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Buy Now Pay Later – the Bad, Bad and very ugly

Buy now, pay later (BNPL) offers are increasingly popular, we get it – its simple and easy and if you have the cash anyway why not use them and keep your cash for now? For larger transactions they kind of make sense (think large dental or other extraordinary expenses), and aren’t much different to a credit card. In fact because they are paid off in a number of weeks they could even be slightly better than a credit card which can carry debt indefinitely and cost a bunch in interest….but we still don’t like them for a number of reasons – and neither does your lender.

At their inception BNPL offered a simple means to spread your bills across a number of weeks with no impact to your credit history (no credit checks), and you were encouraged at every checkout to use the facility. (not mentioning the fact that we have licensing regimes to offer you something more valuable like a home loan but without any credit training the cashier is happily signing you up for debt here).

The challenge comes in a number of forms:

1. Lenders don’t really understand them – while they are essentially a laybuy if they show on your statements they want to treat them as a credit facility – even more so if you regularly use them, it kind of goes to “how much can this person really afford if they’re always buying on credit”

2. They now come with credit checks and credit limits – and this is treated exactly like a credit card so it is calculated as a limit in assessing what you can afford and also included in “debt to income” ratios which limit your borrowing. Credit checks also means impact on your credit score.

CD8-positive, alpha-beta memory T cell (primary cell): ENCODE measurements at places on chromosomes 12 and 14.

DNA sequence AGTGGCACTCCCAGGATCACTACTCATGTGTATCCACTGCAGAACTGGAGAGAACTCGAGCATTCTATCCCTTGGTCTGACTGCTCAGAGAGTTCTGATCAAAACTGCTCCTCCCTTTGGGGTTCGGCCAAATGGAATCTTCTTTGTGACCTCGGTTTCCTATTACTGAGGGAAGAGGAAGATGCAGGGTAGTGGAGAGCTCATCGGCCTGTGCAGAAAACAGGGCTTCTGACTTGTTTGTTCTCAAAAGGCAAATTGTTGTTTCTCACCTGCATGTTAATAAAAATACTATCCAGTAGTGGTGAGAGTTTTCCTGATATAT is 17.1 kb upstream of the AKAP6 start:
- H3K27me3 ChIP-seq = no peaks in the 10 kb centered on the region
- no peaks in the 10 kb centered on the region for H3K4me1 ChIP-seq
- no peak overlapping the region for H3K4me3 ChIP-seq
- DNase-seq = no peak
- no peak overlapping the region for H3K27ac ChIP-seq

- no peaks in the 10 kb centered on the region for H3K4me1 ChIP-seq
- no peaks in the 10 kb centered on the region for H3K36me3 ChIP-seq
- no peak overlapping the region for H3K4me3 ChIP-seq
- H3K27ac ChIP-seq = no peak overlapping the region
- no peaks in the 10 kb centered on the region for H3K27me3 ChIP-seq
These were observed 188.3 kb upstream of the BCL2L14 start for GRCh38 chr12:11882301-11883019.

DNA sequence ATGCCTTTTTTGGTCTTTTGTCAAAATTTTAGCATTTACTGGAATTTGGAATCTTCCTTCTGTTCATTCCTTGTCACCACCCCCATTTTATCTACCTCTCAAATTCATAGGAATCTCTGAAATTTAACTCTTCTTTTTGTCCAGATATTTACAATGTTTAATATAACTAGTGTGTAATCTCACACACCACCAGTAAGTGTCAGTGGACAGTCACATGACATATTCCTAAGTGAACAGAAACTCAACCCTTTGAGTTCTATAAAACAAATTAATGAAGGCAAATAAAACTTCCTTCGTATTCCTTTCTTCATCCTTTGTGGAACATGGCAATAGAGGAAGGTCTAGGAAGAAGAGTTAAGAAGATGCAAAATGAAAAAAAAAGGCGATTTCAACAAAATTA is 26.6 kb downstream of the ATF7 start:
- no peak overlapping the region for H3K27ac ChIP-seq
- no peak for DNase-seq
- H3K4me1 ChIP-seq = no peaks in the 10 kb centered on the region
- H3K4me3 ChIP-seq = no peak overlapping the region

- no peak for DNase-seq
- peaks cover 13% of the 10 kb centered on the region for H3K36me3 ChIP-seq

3. Having multiple purchases or facilities simultaneously can mean repayments are impossible to handle. We have seen clients with multiple repayments which have consumed all of their spare income until the purchase is paid off, but by then they needed another facility to help them eat or meet their daily bills and the cycle starts again – these can easily get out of control and especially when there is no assessment to confirm you can afford it. A bundle of tiny commitments still gets on top of you if there are enough of them.

4. And if you do miss payments the fee is high, there has to be money in it for the provider somewhere

5. The purchase limit and types of purchases you can make is ludicrous. The first time I saw them advertised to purchase a pizza really drove home how bad these can be.

Essentially they are encouraging additional spending, and maybe on items you might not have bought without the facility and cashier encouraging you, and maybe they are also going to make you stress out trying to manage them in the coming weeks or months… and maybe it might stop you from something you’d really like to do like buy a nice home to live in.


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